Prosecutor says accused may have planned to attack "significant" individual
LONDON (AP) — A man accused of plotting a terrorist attack in Britain had former Prime Minister Tony Blair’s address in his car, a prosecutor said Tuesday during opening arguments in a trial held under contentious conditions of secrecy.
Erol Incedal, a 26-year-old Londoner, is accused of preparing a terrorist act and possessing bomb-making instructions. He denies the charges.
In opening arguments at a London criminal court, lawyer Richard Whittam said the Blair address might be significant, though prosecutors don’t argue that Incedal "had settled on a specific target or a particular methodology" for an attack.
He said Incedal may have been planning to attack a "significant" individual or to stage indiscriminate Mumbai-style shootings.
As leader, Blair took the U.K. into the 2003 U.S.-led invasion of Iraq, a decision that remains widely unpopular in Britain.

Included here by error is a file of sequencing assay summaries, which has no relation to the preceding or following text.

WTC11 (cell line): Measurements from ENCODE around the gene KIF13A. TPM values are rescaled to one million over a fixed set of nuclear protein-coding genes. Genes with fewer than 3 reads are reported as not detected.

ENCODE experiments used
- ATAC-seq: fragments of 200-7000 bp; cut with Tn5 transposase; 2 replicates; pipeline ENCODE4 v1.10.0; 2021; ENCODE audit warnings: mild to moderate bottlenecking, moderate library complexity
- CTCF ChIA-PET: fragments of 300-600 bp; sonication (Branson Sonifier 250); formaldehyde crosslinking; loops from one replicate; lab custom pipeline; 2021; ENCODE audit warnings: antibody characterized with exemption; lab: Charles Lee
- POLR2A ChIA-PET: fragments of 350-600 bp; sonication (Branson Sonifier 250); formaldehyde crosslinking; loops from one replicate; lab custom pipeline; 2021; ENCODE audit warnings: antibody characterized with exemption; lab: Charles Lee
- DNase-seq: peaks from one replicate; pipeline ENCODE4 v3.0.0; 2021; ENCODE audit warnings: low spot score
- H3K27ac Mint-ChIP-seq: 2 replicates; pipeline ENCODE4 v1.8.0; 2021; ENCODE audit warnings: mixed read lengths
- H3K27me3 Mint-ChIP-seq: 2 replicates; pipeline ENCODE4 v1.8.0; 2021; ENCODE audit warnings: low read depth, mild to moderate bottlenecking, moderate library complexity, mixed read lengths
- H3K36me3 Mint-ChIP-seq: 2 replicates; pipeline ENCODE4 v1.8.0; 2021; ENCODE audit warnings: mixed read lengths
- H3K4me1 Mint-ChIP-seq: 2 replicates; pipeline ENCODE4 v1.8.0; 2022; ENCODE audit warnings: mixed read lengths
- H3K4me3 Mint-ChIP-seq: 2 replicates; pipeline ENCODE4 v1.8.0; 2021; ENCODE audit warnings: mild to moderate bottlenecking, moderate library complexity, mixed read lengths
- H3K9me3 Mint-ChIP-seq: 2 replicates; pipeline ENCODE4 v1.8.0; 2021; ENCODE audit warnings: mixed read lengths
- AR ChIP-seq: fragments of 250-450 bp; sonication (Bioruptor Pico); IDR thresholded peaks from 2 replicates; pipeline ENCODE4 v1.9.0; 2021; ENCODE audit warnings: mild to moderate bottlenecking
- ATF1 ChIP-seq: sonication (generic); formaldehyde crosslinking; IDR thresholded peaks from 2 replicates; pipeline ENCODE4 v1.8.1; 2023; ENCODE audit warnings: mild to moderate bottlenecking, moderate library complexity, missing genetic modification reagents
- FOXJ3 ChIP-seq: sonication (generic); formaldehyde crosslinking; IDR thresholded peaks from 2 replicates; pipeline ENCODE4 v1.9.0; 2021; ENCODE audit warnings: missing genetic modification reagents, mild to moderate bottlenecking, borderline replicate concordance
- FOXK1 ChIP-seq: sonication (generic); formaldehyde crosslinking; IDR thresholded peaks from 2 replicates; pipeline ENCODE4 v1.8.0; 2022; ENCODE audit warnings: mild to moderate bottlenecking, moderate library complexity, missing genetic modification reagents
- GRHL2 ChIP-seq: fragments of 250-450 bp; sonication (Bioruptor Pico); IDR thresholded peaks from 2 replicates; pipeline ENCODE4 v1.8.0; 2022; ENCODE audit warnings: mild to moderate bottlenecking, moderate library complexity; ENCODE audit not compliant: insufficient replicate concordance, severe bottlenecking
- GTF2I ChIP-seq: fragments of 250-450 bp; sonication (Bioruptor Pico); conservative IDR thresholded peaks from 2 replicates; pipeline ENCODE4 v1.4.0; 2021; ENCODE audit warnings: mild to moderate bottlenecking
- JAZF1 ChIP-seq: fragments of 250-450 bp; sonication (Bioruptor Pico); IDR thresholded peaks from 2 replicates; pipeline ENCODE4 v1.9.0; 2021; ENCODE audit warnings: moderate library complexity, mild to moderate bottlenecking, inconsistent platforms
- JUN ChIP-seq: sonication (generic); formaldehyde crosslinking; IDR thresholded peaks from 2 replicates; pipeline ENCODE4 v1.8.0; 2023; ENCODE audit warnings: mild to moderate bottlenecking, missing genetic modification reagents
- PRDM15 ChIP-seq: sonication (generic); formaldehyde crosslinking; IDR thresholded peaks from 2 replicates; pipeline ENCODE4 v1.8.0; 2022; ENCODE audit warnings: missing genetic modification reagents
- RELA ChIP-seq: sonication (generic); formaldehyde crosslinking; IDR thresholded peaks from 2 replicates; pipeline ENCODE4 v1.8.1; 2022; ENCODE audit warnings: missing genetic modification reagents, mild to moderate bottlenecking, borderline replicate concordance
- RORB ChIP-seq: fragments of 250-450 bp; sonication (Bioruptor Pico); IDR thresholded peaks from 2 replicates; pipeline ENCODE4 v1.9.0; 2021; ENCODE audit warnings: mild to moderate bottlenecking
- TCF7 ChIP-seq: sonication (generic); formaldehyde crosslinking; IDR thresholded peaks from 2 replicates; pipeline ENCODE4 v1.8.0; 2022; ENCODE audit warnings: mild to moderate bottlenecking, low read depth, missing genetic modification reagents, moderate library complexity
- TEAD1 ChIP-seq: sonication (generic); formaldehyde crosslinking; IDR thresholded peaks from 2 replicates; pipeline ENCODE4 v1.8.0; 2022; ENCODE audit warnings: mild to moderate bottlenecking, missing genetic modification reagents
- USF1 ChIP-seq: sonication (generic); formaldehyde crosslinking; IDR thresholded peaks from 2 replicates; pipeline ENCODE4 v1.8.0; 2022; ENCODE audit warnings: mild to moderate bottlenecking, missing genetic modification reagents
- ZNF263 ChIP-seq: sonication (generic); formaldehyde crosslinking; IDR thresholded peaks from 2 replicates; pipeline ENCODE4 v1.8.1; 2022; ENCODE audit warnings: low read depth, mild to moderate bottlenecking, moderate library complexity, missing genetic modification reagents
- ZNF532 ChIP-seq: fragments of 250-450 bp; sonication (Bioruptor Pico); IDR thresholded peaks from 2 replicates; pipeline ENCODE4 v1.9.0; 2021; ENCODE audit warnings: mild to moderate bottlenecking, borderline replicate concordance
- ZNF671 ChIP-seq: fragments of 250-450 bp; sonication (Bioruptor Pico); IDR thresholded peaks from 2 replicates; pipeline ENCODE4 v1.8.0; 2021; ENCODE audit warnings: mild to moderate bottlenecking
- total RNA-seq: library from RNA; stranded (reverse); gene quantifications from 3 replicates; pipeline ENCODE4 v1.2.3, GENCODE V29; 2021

Whittam said the piece of paper with Blair’s address was found in a glasses case in Incedal’s car when he was stopped for a traffic offense in September 2013. He said that during the search, police placed a listening device in the car.
Incedal was arrested later that year, and prosecutors sought to have the trial held in secret on national security grounds.
British judges often impose reporting restrictions while trials are underway, usually to avoid prejudicing future proceedings, and portions of trials have previously been held without media or the public present. But lawyers said an entire secret criminal trial was unprecedented.
After a challenge from media organizations, a judge ruled that some sections should be held in public, including part of the prosecution’s opening statement and the verdict.
Some journalists will be allowed to attend proceedings, but not to report on them as they unfold.
A second suspect arrested with Incedal, Mounir Rarmoul-Bouhadjar, has pleaded guilty to possessing a document entitled "bomb making" and will be sentenced at the end of the trial.